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Jupiter v5.0

Note: Please see the the k8s_boostrap/mergetb directory for instructions on how to bootstrap a MergeTB cluster. The provided ansible scripts can be adapted and used to bootstrap clusters in other cloud providers.

Jupiter is an orchestrator for Dispersed Computing (distributed computing with networked computers). Jupiter enables complex computing applications that are specified as directed acyclic graph (DAG)-based task graphs to be distributed across an arbitrary network of computers in such a way as to optimize the execution of the distributed computation.

Depending on the task mapper (i.e. scheduling algorithm) used with the Jupiter framework, the optimizations may be for different objectives. For example, the goal may be to try and minimize the total end to end delay (makespan) of the computation for a single set of data inputs. Jupiter includes both centralized task mappers such as one that performs the classical HEFT (heterogeneous earliest finish time) scheduling algorithm. In order to enable optimization-oriented task mapping, Jupiter also provides tools for profiling the application run time on the compute nodes as well as profiling and monitoring the performance of network links between nodes. Jupiter is built on top of Kubernetes and provides a container-based framework for the dispatching and execution of distributed applications at run-time for both single-shot and pipelined (streaming) computations.

The Jupiter system has three main components:

  • Execution Profiler (EP)
  • DRUPE (Network Profiler)
  • Task Mappers
  • CIRCE (Dispatcher)


Jupiter comes with two different profiler tools: DRUPE (Network and Resource Profiler) and an one time Execution Profiler.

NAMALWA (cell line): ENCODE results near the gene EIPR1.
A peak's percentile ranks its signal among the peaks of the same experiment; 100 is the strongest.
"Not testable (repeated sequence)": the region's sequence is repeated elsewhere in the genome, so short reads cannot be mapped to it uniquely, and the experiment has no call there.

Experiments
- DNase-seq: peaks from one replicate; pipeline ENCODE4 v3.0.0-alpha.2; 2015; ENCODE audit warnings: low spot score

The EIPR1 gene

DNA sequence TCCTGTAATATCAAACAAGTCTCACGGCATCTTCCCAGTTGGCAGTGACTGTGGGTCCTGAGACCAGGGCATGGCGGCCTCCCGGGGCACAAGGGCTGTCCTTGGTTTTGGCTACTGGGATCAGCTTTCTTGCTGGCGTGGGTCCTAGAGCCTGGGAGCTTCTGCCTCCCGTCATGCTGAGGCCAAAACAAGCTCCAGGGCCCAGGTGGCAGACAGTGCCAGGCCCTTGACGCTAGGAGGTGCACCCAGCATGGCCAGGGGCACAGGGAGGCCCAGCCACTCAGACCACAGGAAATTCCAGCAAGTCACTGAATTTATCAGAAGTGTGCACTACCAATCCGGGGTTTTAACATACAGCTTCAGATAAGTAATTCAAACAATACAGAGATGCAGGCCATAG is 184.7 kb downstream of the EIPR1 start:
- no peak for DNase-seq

DRUPE is a tool to collect information about computational resources as well as network links between compute nodes in a dispersed computing system to a central node. DRUPE consists of a network profiler and a resource profiler.

The onetime Execution Profiler is a tool to collect information about the computation time of the pipelined computations described in the form of a directed acyclic graph (DAG) on each of the networked computation resources. This tool runs a sample execution of the entire DAG on every node to collect the statistics for each of the task in the DAG as well as the makespan of the entire DAG.

Task Mappers

Jupiter comes with the following task mappers: HEFT and HEFT Balanced. These mappers effciently map the tasks of a DAG to the processors such that the makespan of the pipelines processing is optimized.

HEFT i.e., Heterogeneous Earliest Finish Time is a static centralized algorithm for a DAG based task graph that efficiently maps the tasks of the DAG into the processors by taking into account global information about communication delays and execution times.

WAVE (supported in v4.0 and under, see releases) is a distributed scheduler for DAG type task graph that outputs a mapping of tasks to real compute nodes by only taking into acount local profiler statistics. Currently we have two types of WAVE algorithms: WAVE Random and WAVE Greedy.

WAVE Random is a very simple algorithm that maps the tasks to a random node without taking into acount the profiler data.

WAVE Greedy is a Greedy algorithm that uses a weighted sum of different profiler data to map tasks to the compute nodes.


CIRCE is a dispatcher tool for dispersed computing, which can deploy pipelined computations described in the form of a directed acyclic graph (DAG) on multiple geographically dispersed computers (compute nodes). CIRCE deploys each task on the corresponding compute node (from the output of HEFT), uses input and output queues for pipelined execution, and takes care of the data transfer between different tasks.


Currently supports: Python 3.6